$23m settlement could benefit region


Hawke's Bay's economy could be the big beneficiary of a hapu settlement worth $23 million which received its first stamp of approval in Parliament yesterday.

Maungaharuru-Tangitu Incorporation, representing families of three hapu north of Napier, travelled to Wellington to sign a settlement of agreement in principal for its claim with the Minister for Treaty of Waitangi Negotiations Chris Finlayson.

The incorporation represented families of Ngati Marangatuhetaua, Ngati Kurumokihi and Ngai Te Ruruku in an area from Waitaha river about 30km northeast of Napier, to the Te Waiohinganga river (Esk river) to the south.

The group's principal claim is around the raupatu, or confiscation of about 110,000ha of land by the Crown in the 1860s and the loss of life associated with the confiscation.

The agreement signed yesterday included vesting part of the bed of Lake Tutira into the ownership of Maungaharuru-Tangitu, as well as 250ha of the state-owned Opouahi Station near Tutira, which has been made available for settlements.

The agreement also allowed the group an option to buy part of the Crown-owned Esk Forest, on the eastern side of the Maungaharuru range, west of Napier.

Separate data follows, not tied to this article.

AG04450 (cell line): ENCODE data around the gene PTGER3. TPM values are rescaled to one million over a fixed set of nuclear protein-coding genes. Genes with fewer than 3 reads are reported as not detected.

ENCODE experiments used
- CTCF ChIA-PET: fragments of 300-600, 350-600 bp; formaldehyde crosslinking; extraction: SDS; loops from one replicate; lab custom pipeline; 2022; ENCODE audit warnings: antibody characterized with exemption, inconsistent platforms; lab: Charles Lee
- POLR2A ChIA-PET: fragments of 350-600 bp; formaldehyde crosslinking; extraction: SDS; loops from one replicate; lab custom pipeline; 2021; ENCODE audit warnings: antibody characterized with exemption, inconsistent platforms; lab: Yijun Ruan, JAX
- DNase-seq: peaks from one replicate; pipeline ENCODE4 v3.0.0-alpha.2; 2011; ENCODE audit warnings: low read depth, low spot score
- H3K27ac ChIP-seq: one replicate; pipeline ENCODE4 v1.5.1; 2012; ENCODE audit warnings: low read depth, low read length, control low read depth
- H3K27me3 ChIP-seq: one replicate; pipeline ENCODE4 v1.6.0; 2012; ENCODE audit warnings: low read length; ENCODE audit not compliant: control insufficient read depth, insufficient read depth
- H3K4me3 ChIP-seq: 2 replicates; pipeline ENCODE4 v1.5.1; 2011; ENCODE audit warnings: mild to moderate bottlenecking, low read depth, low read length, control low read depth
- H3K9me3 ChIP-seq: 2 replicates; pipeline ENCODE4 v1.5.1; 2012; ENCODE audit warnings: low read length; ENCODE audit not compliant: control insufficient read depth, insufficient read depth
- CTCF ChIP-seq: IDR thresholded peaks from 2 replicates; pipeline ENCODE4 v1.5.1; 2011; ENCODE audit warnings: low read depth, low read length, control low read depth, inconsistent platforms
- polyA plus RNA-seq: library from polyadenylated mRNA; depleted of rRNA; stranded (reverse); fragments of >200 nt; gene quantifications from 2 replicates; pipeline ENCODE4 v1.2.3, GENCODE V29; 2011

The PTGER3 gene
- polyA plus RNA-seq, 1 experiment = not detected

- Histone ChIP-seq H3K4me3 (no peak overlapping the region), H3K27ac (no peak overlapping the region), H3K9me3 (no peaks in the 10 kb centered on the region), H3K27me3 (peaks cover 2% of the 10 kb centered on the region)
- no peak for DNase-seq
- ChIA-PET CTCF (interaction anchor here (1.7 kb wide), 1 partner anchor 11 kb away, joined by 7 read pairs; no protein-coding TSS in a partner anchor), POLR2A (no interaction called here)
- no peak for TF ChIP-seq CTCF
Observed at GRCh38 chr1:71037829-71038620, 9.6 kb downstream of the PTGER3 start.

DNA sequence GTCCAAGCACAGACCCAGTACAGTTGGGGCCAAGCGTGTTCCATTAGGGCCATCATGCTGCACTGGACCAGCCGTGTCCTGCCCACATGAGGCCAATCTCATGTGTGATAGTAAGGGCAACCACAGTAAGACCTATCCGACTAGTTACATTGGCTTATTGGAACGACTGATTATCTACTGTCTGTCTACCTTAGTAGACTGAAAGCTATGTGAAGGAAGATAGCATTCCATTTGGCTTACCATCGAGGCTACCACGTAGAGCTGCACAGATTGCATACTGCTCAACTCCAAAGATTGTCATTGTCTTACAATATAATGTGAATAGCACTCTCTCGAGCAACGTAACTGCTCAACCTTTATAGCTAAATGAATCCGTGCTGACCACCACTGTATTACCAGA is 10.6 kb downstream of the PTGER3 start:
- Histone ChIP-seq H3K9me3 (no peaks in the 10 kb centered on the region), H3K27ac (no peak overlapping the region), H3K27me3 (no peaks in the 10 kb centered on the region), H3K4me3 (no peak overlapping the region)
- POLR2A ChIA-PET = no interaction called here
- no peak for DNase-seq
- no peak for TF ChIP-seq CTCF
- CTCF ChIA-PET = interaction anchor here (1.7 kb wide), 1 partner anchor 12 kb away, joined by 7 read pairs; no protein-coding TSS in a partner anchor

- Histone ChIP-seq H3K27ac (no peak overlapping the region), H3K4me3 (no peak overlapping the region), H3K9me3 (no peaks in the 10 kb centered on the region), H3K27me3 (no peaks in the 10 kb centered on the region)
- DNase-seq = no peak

Maungaharuru-Tangitu deputy chairwoman Tania Hopmans said the next step was for the hapu and the Crown to agree on a Deed of Settlement which would be signed and legislated, a process that could take a few years.

When finalised, it would be up to the hapu to decide how compensation could be invested.

"The hapu will meet and decide how it can achieve the best returns for its people," she said. "It's going to be good for Hawke's Bay as there's a chance that investment could be made back into the community."

The tribunal had to consider the scale of the claim in terms of the historic details of land confiscation, its impacts on the hapu, its population and whether there had been loss of life.

"In our case there was both loss of life and land confiscation which is one of the biggest breaches of the Treaty of Waitangi you could have," Ms Hopmans said.

The tribunal found the Crown acted incorrectly when it grabbed land from the ancestors of Maungaharuru-Tangitu under the 1863 New Zealand Settlement Act.

"What sparked the confiscation was a battle at Omarunui where our hapu and our neighbours, Ngati Hineuru, were attacked by Government forces in 1866," she said.

"They viewed our people as rebels and they were killed. Those who survived were detained and then they were deported to the Chatham Islands without trial, and their land confiscated."

From the original land occupied by the three hapu, only about 3ha remained in Maori ownership.

"For the hapu it's now about moving out of grievance mode and into growth mode and I think this is going to be a good thing for our people and for all of the people of Hawke's Bay," Ms Hopmans said.

- Hawkes Bay Today

Get the news delivered straight to your inbox

Receive the day’s news, sport and entertainment in our daily email newsletter


© Copyright 2017, NZME. Publishing Limited

Assembled by: (static) on production apcf04 at 29 May 2017 20:02:10 Processing Time: 681ms